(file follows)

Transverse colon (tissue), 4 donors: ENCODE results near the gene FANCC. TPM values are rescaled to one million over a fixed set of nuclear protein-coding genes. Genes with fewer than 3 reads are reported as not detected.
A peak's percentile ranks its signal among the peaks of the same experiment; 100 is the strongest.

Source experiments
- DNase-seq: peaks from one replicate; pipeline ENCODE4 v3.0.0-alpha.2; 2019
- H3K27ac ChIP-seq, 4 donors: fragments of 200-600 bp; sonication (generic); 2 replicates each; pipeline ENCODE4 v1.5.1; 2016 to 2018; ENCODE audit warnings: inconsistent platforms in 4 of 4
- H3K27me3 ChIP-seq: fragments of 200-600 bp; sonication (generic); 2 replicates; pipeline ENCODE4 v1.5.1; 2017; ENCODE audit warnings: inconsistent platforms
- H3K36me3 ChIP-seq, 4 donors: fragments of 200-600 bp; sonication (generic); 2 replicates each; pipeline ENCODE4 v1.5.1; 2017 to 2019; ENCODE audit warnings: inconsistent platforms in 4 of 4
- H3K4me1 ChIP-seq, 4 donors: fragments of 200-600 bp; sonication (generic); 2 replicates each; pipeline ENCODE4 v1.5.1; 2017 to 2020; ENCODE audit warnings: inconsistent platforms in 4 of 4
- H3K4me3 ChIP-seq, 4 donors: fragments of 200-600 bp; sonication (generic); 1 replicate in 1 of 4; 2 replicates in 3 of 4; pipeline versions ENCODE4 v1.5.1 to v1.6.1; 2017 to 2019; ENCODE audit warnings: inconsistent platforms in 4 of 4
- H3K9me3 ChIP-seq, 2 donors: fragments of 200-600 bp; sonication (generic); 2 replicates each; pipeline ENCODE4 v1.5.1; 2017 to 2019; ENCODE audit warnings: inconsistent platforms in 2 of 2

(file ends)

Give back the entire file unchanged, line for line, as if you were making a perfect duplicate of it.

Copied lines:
Transverse colon (tissue), 4 donors: ENCODE results near the gene FANCC. TPM values are rescaled to one million over a fixed set of nuclear protein-coding genes. Genes with fewer than 3 reads are reported as not detected.
A peak's percentile ranks its signal among the peaks of the same experiment; 100 is the strongest.

Source experiments
- DNase-seq: peaks from one replicate; pipeline ENCODE4 v3.0.0-alpha.2; 2019
- H3K27ac ChIP-seq, 4 donors: fragments of 200-600 bp; sonication (generic); 2 replicates each; pipeline ENCODE4 v1.5.1; 2016 to 2018; ENCODE audit warnings: inconsistent platforms in 4 of 4
- H3K27me3 ChIP-seq: fragments of 200-600 bp; sonication (generic); 2 replicates; pipeline ENCODE4 v1.5.1; 2017; ENCODE audit warnings: inconsistent platforms
- H3K36me3 ChIP-seq, 4 donors: fragments of 200-600 bp; sonication (generic); 2 replicates each; pipeline ENCODE4 v1.5.1; 2017 to 2019; ENCODE audit warnings: inconsistent platforms in 4 of 4
- H3K4me1 ChIP-seq, 4 donors: fragments of 200-600 bp; sonication (generic); 2 replicates each; pipeline ENCODE4 v1.5.1; 2017 to 2020; ENCODE audit warnings: inconsistent platforms in 4 of 4
- H3K4me3 ChIP-seq, 4 donors: fragments of 200-600 bp; sonication (generic); 1 replicate in 1 of 4; 2 replicates in 3 of 4; pipeline versions ENCODE4 v1.5.1 to v1.6.1; 2017 to 2019; ENCODE audit warnings: inconsistent platforms in 4 of 4
- H3K9me3 ChIP-seq, 2 donors: fragments of 200-600 bp; sonication (generic); 2 replicates each; pipeline ENCODE4 v1.5.1; 2017 to 2019; ENCODE audit warnings: inconsistent platforms in 2 of 2